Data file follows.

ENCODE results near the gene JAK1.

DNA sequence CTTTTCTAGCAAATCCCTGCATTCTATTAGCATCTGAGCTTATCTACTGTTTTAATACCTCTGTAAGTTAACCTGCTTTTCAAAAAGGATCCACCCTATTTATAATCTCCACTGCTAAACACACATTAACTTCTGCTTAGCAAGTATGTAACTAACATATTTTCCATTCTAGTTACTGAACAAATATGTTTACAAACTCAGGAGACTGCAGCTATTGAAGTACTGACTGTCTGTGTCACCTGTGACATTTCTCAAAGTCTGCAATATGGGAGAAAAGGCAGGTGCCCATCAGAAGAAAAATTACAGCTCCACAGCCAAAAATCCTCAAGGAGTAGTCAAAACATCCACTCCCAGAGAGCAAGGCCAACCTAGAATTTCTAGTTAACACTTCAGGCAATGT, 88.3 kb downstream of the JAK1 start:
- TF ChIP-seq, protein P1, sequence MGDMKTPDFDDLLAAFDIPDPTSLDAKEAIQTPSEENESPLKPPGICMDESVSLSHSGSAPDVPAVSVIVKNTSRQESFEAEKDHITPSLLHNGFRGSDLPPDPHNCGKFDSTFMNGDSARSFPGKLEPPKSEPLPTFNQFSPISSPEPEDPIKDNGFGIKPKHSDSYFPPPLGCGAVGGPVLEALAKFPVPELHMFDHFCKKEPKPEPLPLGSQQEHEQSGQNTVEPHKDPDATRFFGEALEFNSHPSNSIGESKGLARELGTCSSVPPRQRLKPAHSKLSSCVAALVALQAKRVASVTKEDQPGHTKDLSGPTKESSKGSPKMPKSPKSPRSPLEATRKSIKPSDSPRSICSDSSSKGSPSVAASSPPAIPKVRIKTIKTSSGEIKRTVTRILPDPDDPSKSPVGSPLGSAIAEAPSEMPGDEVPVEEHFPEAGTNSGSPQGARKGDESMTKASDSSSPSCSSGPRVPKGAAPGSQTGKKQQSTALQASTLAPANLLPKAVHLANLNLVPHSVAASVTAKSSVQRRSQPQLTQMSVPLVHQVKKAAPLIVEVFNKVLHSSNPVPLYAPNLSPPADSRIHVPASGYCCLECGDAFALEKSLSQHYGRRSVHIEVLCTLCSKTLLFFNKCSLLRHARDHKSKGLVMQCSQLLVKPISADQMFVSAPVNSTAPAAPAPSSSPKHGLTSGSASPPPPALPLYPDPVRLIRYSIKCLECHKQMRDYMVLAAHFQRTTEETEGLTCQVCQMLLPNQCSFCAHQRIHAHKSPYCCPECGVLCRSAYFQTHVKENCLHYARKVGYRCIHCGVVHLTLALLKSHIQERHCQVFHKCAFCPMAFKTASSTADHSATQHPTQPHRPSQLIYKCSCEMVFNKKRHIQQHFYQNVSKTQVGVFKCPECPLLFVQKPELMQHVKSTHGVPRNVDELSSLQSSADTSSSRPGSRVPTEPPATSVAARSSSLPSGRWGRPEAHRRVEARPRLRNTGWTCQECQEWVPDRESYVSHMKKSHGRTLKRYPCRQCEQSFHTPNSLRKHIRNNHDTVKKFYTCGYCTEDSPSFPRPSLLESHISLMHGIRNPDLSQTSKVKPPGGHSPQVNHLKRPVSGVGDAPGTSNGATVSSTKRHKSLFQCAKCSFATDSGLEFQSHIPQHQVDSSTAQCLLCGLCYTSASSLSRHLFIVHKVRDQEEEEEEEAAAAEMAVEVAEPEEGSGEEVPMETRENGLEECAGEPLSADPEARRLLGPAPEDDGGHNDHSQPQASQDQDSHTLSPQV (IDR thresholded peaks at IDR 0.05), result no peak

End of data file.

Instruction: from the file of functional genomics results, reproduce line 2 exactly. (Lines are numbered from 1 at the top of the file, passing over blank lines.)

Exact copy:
DNA sequence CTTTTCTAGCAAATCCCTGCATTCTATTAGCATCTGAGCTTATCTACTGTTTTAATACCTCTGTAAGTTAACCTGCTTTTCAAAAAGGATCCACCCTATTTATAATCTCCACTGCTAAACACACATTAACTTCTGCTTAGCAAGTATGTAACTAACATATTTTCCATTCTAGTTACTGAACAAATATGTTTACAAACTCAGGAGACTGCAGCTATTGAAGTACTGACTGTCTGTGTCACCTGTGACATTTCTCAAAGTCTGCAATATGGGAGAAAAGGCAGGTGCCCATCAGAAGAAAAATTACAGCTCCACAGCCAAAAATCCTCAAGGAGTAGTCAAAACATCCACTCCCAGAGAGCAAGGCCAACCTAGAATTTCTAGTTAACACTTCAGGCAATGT, 88.3 kb downstream of the JAK1 start: